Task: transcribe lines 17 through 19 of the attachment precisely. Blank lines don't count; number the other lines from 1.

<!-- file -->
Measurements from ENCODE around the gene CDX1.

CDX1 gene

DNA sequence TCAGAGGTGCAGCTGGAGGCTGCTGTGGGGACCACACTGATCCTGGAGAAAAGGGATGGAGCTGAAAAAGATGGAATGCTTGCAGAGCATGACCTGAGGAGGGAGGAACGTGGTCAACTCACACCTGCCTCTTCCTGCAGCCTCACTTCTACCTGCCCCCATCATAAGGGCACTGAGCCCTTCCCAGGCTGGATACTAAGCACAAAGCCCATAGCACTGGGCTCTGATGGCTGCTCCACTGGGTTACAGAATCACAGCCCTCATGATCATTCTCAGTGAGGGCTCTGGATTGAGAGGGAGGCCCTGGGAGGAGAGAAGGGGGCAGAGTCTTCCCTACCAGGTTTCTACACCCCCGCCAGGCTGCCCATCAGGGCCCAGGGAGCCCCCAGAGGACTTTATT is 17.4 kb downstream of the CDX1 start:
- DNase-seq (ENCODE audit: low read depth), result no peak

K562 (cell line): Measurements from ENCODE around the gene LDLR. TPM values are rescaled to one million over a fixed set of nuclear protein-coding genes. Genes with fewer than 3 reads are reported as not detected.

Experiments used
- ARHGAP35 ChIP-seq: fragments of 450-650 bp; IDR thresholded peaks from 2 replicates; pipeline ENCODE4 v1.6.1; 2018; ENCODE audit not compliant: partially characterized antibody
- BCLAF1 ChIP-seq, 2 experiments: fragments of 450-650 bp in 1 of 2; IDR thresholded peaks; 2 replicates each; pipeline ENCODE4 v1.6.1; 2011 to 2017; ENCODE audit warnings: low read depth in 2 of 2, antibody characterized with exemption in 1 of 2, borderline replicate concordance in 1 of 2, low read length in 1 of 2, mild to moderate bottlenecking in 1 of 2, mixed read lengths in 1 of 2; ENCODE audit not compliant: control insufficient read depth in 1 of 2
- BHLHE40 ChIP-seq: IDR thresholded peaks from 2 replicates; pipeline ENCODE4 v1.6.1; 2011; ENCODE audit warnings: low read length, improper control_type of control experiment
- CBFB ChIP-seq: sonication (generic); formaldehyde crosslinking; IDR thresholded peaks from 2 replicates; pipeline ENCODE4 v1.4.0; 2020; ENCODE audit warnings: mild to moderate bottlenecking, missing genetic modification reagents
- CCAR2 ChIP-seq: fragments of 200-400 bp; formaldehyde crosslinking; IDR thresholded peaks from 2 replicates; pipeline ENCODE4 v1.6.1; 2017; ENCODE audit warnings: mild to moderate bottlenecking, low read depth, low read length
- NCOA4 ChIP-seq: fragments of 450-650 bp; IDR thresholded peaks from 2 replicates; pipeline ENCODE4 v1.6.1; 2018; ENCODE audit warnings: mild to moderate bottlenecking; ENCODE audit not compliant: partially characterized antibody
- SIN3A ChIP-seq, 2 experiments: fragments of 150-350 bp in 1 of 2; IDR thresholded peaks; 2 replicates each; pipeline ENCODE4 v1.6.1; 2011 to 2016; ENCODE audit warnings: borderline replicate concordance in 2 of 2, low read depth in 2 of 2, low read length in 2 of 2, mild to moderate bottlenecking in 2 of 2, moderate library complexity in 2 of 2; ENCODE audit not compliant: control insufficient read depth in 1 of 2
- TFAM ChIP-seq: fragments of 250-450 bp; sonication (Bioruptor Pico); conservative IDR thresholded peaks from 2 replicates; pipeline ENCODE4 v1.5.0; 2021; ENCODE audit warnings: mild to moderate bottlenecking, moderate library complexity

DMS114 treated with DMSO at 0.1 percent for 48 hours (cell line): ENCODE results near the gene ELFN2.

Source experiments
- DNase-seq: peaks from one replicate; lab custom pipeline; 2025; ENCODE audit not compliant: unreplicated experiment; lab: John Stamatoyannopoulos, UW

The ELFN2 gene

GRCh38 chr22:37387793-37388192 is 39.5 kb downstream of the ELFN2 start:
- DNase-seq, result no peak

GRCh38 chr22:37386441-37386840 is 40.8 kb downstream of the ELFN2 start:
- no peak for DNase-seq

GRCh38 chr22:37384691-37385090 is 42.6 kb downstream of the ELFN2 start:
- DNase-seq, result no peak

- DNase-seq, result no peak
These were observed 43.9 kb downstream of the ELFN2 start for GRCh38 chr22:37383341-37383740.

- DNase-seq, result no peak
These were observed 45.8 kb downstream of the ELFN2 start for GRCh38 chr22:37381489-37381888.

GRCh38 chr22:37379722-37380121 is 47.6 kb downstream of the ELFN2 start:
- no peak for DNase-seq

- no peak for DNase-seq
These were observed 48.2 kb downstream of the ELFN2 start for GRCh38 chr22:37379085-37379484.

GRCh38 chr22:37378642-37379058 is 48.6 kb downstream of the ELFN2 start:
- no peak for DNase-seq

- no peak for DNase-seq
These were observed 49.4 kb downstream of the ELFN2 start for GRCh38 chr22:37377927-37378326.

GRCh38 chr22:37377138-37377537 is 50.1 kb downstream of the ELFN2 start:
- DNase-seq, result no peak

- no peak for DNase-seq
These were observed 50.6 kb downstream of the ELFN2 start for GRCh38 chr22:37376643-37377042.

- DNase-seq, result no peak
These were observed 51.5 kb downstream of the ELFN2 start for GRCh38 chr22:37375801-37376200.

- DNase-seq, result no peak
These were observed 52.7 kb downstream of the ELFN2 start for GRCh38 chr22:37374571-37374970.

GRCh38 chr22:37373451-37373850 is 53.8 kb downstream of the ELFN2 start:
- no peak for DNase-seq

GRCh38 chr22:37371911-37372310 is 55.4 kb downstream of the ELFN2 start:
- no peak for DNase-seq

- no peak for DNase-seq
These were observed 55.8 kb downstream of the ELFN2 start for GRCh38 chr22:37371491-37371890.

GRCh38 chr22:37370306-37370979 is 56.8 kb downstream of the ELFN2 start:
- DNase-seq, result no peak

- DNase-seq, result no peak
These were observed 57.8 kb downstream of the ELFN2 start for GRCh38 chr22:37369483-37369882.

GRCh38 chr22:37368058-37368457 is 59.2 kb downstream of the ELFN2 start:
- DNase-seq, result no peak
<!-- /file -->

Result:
- DNase-seq: peaks from one replicate; lab custom pipeline; 2025; ENCODE audit not compliant: unreplicated experiment; lab: John Stamatoyannopoulos, UW

The ELFN2 gene

GRCh38 chr22:37387793-37388192 is 39.5 kb downstream of the ELFN2 start: